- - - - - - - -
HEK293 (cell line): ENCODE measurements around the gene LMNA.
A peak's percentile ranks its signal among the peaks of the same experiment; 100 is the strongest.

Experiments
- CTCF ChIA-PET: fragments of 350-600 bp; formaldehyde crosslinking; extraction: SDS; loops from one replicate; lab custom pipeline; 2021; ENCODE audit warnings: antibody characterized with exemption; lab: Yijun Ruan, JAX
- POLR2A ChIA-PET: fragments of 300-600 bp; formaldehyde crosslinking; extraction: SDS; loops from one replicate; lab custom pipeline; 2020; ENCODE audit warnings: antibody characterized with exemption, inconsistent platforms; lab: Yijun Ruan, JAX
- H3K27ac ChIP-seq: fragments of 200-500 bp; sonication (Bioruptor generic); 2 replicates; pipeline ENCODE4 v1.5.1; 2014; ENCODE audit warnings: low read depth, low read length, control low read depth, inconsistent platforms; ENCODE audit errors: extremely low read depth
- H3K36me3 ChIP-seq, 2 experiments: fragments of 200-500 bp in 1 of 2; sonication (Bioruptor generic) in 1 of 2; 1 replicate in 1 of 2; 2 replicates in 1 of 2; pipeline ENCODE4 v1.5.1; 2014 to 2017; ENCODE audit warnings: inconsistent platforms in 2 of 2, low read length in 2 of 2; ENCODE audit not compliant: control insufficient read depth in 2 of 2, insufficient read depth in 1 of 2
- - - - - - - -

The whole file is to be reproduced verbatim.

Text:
HEK293 (cell line): ENCODE measurements around the gene LMNA.
A peak's percentile ranks its signal among the peaks of the same experiment; 100 is the strongest.

Experiments
- CTCF ChIA-PET: fragments of 350-600 bp; formaldehyde crosslinking; extraction: SDS; loops from one replicate; lab custom pipeline; 2021; ENCODE audit warnings: antibody characterized with exemption; lab: Yijun Ruan, JAX
- POLR2A ChIA-PET: fragments of 300-600 bp; formaldehyde crosslinking; extraction: SDS; loops from one replicate; lab custom pipeline; 2020; ENCODE audit warnings: antibody characterized with exemption, inconsistent platforms; lab: Yijun Ruan, JAX
- H3K27ac ChIP-seq: fragments of 200-500 bp; sonication (Bioruptor generic); 2 replicates; pipeline ENCODE4 v1.5.1; 2014; ENCODE audit warnings: low read depth, low read length, control low read depth, inconsistent platforms; ENCODE audit errors: extremely low read depth
- H3K36me3 ChIP-seq, 2 experiments: fragments of 200-500 bp in 1 of 2; sonication (Bioruptor generic) in 1 of 2; 1 replicate in 1 of 2; 2 replicates in 1 of 2; pipeline ENCODE4 v1.5.1; 2014 to 2017; ENCODE audit warnings: inconsistent platforms in 2 of 2, low read length in 2 of 2; ENCODE audit not compliant: control insufficient read depth in 2 of 2, insufficient read depth in 1 of 2